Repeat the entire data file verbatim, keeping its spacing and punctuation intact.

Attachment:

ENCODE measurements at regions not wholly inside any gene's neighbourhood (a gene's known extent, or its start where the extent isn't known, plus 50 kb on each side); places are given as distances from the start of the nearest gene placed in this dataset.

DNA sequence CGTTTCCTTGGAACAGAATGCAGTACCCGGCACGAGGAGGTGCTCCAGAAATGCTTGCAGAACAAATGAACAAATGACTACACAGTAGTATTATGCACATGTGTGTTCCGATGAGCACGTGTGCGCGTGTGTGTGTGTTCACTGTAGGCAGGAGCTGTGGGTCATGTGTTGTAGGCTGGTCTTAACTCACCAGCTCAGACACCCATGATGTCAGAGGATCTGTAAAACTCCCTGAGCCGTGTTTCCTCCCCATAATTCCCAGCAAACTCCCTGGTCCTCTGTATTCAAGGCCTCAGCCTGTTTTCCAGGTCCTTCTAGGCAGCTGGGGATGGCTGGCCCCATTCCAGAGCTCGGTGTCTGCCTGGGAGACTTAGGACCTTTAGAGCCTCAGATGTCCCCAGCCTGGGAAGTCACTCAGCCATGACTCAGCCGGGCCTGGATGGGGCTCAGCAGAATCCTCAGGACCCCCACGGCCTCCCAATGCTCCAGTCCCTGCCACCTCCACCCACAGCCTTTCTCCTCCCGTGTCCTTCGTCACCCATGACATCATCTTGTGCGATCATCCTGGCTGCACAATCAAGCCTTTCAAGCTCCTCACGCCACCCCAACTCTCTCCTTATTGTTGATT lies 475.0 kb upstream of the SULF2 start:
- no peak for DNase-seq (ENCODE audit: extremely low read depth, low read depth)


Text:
ENCODE measurements at regions not wholly inside any gene's neighbourhood (a gene's known extent, or its start where the extent isn't known, plus 50 kb on each side); places are given as distances from the start of the nearest gene placed in this dataset.

DNA sequence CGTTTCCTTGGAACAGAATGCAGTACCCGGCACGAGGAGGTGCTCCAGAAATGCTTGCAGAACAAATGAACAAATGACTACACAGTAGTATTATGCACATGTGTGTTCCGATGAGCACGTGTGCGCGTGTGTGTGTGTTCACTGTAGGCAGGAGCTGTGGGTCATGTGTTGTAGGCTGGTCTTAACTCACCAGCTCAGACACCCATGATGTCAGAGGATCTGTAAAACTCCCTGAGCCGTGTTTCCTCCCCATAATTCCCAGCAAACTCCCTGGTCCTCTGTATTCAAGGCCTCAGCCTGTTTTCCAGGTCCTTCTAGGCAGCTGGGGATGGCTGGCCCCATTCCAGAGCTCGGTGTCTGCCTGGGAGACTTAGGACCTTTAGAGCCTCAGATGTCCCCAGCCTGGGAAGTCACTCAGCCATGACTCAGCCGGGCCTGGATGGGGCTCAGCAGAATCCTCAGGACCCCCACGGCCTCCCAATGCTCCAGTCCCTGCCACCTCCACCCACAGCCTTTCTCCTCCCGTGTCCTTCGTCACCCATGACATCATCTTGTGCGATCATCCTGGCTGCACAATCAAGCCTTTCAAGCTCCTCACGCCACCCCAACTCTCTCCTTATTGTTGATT lies 475.0 kb upstream of the SULF2 start:
- no peak for DNase-seq (ENCODE audit: extremely low read depth, low read depth)